Keeping up with changing demands of job, Truman Medical Center trains KC officers in critical injury response

KANSAS CITY, Mo. -- When Cadet Justin Forrest begins patrolling the streets of Kansas City, he will be armed with a new weapon designed to preserve life.

"If me and my partner arrive on the scene and someone is bleeding out and in need of immediate medical attention, I’ll now have the knowledge to be able to assist them and to possibly save their life." Forrest said. "They showed us how to apply tourniquets, how to pack a wound, and how to apply direct pressure on a wound."

It's a skill that KCPD Sgt. Wade Smith said officers must learn in order to keep up with the changing demands of their job.

"Over the last several years, our job has changed and evolved and we knew that there was a need for us to be able to render something beyond basic first aid," he said.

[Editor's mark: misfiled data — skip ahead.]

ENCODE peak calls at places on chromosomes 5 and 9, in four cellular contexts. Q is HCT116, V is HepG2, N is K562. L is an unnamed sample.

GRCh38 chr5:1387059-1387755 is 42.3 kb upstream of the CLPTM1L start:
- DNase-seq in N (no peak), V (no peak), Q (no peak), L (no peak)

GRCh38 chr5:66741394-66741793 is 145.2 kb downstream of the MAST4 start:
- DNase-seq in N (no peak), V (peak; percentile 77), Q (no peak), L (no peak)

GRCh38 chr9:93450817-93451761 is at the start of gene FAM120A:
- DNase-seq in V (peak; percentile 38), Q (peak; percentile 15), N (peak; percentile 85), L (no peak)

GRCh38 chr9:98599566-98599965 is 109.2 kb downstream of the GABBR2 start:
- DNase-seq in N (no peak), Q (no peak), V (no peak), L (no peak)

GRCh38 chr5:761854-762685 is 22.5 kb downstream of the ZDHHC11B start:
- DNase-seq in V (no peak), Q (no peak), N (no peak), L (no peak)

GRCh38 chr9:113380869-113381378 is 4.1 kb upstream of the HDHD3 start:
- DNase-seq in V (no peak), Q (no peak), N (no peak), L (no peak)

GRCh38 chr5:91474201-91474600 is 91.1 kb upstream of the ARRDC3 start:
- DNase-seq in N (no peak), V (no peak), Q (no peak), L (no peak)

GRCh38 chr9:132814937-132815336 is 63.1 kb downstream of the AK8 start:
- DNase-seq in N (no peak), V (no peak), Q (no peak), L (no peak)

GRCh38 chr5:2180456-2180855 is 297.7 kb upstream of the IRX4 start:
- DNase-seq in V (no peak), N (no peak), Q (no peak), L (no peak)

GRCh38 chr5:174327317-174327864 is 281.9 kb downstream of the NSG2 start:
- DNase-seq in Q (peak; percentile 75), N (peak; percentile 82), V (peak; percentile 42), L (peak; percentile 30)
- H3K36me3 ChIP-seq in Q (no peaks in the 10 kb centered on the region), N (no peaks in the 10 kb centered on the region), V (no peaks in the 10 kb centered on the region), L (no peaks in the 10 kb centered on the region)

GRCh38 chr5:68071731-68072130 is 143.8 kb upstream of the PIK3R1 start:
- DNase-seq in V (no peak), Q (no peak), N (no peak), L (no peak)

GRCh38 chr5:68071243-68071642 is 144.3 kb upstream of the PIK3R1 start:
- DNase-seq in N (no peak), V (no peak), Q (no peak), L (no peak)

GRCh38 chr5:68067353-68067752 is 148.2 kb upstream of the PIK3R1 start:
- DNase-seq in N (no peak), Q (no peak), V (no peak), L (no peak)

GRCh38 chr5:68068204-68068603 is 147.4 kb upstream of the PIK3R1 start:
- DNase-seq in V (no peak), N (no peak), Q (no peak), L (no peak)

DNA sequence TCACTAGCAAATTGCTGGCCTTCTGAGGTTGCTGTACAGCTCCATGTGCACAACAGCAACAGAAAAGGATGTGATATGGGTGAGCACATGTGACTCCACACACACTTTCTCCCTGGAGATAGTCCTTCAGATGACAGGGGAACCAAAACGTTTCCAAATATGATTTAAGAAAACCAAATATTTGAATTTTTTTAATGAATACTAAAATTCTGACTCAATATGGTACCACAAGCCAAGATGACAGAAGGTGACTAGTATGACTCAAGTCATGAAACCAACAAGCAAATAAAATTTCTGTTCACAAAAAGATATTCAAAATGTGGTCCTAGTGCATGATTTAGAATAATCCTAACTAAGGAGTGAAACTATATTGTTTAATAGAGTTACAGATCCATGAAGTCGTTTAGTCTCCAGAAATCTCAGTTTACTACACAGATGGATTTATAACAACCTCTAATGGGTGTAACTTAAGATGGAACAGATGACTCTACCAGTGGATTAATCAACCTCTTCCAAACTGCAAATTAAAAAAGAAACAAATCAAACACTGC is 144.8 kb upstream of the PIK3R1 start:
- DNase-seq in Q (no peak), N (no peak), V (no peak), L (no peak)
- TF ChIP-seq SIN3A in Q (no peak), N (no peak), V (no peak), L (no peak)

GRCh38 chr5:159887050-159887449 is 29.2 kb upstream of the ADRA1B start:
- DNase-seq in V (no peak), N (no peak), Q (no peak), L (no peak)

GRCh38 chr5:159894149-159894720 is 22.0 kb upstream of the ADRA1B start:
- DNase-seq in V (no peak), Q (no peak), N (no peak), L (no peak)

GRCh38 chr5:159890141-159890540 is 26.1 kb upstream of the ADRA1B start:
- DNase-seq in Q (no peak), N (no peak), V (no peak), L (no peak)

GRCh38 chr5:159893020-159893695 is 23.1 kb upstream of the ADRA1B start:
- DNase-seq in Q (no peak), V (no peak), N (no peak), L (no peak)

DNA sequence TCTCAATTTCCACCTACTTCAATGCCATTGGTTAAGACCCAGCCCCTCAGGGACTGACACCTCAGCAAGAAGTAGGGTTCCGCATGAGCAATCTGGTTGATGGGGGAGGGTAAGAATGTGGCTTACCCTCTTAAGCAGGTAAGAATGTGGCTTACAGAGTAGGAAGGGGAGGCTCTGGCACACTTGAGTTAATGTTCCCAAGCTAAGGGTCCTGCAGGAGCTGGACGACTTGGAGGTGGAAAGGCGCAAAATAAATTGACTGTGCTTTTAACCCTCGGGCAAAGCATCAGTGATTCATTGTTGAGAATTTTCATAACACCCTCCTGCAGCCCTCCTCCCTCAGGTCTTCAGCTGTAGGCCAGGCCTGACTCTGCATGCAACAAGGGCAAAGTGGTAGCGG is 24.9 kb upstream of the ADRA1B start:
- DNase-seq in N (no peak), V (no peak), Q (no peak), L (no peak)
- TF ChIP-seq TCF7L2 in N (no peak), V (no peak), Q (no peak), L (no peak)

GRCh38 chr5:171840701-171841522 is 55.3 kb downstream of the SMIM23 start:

The Truman Medical Center Trauma Services team led the training session so the class could be the first line of defense when responding to a critical incident such as a stabbing or shooting.

"People are more likely after whatever has occurred to bleed to death more than anything else so if they survive that initial injury then the next thing we need to look at is keeping them from bleeding to death," Sgt. Smith said.

When on a scene and a victim or an officer are bleeding, seconds are crucial, so properly knowing how to apply a tourniquet can save lives.

"The patients that go into shock from blood loss are much more difficult to manage than patients that never enter shock. By preventing the blood loss their ability to survive their injury is greatly enhanced," Dr. Douglas Geehan, of Truman Medical Center, said.

The training also helps cadets feel more comfortable when in the field.

"I feel that under high stress I’d be able to quickly deploy and use it and save someone. It’ll be a great benefit to officers in the field," Forrest said.

This training will soon be offered to the more than 850 officers on the Kansas City Police Department.